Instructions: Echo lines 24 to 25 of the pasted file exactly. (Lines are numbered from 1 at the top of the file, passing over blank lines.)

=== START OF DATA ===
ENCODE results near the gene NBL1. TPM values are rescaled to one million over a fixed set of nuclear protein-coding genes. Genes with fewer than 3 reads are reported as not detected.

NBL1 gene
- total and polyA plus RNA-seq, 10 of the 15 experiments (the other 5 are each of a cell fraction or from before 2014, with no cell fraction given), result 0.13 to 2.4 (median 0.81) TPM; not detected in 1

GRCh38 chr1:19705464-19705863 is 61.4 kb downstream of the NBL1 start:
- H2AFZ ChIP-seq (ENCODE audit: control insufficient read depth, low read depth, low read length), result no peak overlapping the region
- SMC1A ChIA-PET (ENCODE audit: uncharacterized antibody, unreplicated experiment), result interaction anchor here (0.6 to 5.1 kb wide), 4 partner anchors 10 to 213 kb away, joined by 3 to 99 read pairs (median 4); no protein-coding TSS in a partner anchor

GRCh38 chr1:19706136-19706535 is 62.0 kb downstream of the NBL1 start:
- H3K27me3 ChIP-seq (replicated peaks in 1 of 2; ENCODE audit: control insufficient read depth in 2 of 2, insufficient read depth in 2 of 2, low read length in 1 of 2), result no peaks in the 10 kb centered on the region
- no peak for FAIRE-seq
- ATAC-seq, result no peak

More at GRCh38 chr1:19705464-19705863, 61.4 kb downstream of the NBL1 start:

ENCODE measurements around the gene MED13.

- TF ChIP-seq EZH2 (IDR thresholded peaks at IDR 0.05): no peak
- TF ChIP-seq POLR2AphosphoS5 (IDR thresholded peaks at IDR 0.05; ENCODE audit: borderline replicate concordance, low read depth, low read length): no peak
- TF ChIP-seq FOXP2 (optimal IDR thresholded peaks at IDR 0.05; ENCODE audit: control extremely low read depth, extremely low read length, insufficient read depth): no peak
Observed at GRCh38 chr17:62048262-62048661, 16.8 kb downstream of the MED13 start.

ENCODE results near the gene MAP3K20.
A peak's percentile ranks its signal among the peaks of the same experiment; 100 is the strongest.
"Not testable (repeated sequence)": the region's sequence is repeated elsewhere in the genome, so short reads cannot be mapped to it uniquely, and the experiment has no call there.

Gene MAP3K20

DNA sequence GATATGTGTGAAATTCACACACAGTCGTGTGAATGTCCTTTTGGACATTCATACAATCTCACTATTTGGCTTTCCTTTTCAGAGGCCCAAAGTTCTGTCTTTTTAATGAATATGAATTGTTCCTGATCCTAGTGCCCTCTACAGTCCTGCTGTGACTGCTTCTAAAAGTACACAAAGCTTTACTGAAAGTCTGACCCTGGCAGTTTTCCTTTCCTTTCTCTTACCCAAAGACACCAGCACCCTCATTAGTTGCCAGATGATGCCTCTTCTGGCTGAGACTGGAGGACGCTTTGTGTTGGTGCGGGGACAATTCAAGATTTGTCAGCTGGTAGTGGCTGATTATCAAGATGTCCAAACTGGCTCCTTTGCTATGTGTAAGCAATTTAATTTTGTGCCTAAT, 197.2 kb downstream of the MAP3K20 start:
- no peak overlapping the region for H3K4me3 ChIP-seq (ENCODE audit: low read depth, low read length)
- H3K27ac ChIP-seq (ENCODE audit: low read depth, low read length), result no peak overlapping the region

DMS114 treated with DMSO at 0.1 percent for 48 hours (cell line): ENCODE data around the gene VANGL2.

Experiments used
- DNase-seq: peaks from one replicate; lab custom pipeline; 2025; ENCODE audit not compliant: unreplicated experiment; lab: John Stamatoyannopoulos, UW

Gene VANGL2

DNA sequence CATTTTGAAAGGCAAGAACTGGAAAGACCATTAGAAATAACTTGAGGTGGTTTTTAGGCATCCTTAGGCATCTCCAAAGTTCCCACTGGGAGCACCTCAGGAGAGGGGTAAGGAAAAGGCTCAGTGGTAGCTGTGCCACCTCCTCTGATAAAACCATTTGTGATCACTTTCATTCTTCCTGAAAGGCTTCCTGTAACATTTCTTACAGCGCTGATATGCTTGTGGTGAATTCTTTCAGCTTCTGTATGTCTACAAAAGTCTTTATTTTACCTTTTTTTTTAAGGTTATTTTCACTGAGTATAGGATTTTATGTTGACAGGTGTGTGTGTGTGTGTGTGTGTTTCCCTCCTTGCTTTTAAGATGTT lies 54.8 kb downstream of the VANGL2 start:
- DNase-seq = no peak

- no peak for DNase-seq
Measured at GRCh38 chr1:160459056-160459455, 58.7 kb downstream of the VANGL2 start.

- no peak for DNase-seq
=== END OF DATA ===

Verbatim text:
DMS114 treated with DMSO at 0.1 percent for 48 hours (cell line): ENCODE data around the gene VANGL2.

Experiments used